Although the focus in these discussions of both welcoming the students and regulating student behavior is always on the University—because of its size, location, and the larger share of its students living in off-campus housing—I reminded the Select Board on Monday night that we should direct our messages in equal measure to the populations of Amherst and Hampshire Colleges.
Like it or not, the students are back, as regular as clockwork—for that matter, like my spring and summer pollen allergies, which happen to coincide with their departure and return. Or, as one of my Boston-area Tweeps put it, "I knew it when the cloud of Axe wafted north."
As much as I appreciate the quiet of the summer, I do admit that I in the end always look forward to and enjoy the return of the students and the start of a new academic year.
The "move-in" signs were all over town today. I didn't get a picture, but a large highway-style alert board between the apartment complexes on Meadow Street this evening, with lettering spelled out in yellow-orange light bulbs, directed new arrivals to turn right in order to find the campus dorms. [images now added]
I did get a shot of the more modest Hampshire College welcome sign.
Here at Hampshire College (as at Amherst College), we have a new President. However, over in my building, we also have new signs and a new name. I am based in the (former) School of Social Science. It's a quasi-arbitrary thing, because that's where the position happened to be created way back when. I could as easily be based in Humanities and Arts & Cultural Studies, which also has a history line. Although, as an undergraduate at the University of Wisconsin, I took my history classes in the Humanities Building, I have become accustomed to thinking of myself as based in a school of "social science," to the extent that we attempt to pursue the investigation of culture systematically, and to generalize about historical patterns as well as explore specific cases.
That said, for most of us, the term, "social science" was not terribly congenial. For me, it was not attractive, but no big deal. I used to joke that I was not a social scientist, but I played one when on the job. For other colleagues who were trained in that actual milieu rather than the humanities or humanistic social sciences, it was deadly serious. They resented the term, which was redolent of the 1950s, "positivism," American imperialism and ethnocentrism, and the military-industrial complex (did I leave anything out?). It smelled of "rats and stats."
I had one reason for objecting, if not to the School name, then at least to its representation: in course numbers, email addresses, campus and external envelope mail codes, and casual conversation, it was always abbreviated to "SS." Now, I did not particularly like having a Nazi acronym attached to my identity to begin with. But particularly when corresponding with German or other European colleagues, it was an embarrassment. In Germany, most public use of former Nazi acronyms—e.g SS, SA (Storm Troopers), NS (National Socialist), etc. etc.—is banned. You cannot even use those abbreviations on license plates, given their abhorrent historical associations. It would be the equivalent of "KKK" here. I occasionally called attention to this issue, but no one cared. (So much for cultural sensitivity and "multiple cultural perspectives.")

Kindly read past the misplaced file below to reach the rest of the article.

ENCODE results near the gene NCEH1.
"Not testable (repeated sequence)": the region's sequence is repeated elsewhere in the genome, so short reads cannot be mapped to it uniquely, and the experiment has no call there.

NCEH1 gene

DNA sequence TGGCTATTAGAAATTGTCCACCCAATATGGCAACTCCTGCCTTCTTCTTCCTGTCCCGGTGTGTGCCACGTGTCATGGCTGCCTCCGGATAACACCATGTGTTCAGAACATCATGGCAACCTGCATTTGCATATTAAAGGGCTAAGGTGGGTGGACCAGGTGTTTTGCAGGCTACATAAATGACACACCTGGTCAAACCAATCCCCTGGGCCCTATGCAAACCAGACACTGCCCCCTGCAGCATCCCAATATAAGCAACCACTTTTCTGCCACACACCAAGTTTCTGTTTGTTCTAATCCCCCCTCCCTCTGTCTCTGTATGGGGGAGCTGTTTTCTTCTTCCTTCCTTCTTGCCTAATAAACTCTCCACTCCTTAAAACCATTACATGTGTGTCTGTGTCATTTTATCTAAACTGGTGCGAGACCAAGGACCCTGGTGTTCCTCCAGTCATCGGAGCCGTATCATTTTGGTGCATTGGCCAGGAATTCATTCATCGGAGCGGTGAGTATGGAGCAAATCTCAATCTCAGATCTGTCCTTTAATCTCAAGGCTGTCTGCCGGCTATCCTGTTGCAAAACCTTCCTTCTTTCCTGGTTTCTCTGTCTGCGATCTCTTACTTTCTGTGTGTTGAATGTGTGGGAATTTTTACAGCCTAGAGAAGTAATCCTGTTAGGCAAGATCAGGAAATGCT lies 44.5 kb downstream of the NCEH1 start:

At any rate, we all agreed that the old name was neither very imaginative nor very descriptive of what we do, so last year, we again set about discussing alternatives. I'll spare you all the details, but suffice it to say it was an instructive conversation. It was quite interesting to see what terms colleagues cottoned to, rejected, or regarded with indifference. Many rejected the notion of "science," as such, while a few defended it, but that's amatter for another conversation. The debate at times seemed to have as much to do with the quest for a good acronym as a good name, as such. (At one point, in a moment of mild frustration, I suggested: Society, History, Information, and Theory).
At any rate, in the end we settled for Critical Social Inquiry. That gives you: CSI. Get it? Tee hee hee. People were really quite proud of this choice, in large part because of its presumed cleverness. A student intern even generated some signs and posters with a motif copied from crime-scene police tape. Admittedly, it may not help to distinguish us from Cognitive Science (abbreviated CS) when it comes to course listings and mail codes. Acronym fail. And of course, the "cleverness" of the joke may be lost on people five or ten years from now. I'm just glad we weren't doing this when "The Man From U.N.C.L.E." was on the air.
The new name was introduced with festive flair at the end of the spring term. i can even literally claim that I was there, did that, and "got the t-shirt."
Bottom line: Old wine in new bottles, but more honesty in advertising.
Toward the end of the summer, new signs went up, which was a double good: they concretized the change, but in many cases, they also showed up where there had been little, unclear, or no formal "signage" before. At the least, they have made the building easier to navigate and moreover helped to connect these spaces with one another and the rest of the campus through a common aesthetic, using the (relatively new) design standard.
A pity they couldn't do something about that ghastly "mural." (Good intentions do not equate to good art.)
On the other hand, we did get new restroom signs, helping to end the confusion caused by unclear or temporary ones.
Every thing in its place.
[updates: added images and documents]
Updates: press coverage
• Scott Merzbach, "UMass students asked to be good neighbors," Hampshire Gazette, 3 Sept.